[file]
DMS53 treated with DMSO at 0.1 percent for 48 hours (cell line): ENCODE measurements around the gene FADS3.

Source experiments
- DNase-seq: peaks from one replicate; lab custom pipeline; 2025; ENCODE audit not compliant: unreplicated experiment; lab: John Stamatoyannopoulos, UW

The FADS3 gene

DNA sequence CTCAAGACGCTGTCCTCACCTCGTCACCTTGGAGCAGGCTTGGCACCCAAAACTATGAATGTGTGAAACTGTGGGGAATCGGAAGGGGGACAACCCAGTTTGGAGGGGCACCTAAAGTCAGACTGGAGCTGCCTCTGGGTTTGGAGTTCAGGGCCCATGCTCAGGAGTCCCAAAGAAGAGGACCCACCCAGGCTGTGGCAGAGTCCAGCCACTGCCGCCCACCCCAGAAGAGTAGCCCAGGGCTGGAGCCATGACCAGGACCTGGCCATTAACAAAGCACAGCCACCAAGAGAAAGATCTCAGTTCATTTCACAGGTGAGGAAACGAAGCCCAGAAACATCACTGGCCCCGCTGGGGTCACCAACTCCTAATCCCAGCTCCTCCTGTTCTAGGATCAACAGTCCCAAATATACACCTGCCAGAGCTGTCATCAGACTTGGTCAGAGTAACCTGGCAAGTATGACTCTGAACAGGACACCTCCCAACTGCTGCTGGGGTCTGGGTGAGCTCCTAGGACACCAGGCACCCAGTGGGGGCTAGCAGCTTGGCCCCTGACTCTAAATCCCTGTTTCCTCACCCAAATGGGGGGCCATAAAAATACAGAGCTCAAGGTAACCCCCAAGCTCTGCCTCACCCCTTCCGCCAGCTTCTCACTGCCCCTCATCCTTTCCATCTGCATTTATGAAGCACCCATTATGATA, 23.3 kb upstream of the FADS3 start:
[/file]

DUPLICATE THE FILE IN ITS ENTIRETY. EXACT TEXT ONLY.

DMS53 treated with DMSO at 0.1 percent for 48 hours (cell line): ENCODE measurements around the gene FADS3.

Source experiments
- DNase-seq: peaks from one replicate; lab custom pipeline; 2025; ENCODE audit not compliant: unreplicated experiment; lab: John Stamatoyannopoulos, UW

The FADS3 gene

DNA sequence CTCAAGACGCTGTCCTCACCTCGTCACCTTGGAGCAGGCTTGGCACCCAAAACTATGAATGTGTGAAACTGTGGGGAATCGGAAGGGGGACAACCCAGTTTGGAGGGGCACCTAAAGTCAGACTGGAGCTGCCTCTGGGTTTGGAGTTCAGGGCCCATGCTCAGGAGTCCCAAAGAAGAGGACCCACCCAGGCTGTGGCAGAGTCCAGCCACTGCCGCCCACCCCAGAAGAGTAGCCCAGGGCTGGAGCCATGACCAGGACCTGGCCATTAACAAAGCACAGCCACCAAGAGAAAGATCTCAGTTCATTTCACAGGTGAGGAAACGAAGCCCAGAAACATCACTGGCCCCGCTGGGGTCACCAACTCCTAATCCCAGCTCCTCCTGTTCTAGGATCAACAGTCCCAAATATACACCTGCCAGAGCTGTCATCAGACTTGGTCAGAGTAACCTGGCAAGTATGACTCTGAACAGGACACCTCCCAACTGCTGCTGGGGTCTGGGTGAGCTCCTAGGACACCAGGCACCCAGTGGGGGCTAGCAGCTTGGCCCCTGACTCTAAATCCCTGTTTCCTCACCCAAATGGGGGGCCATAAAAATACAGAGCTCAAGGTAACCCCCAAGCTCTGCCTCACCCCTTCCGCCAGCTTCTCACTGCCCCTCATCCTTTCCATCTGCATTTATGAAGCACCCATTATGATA, 23.3 kb upstream of the FADS3 start: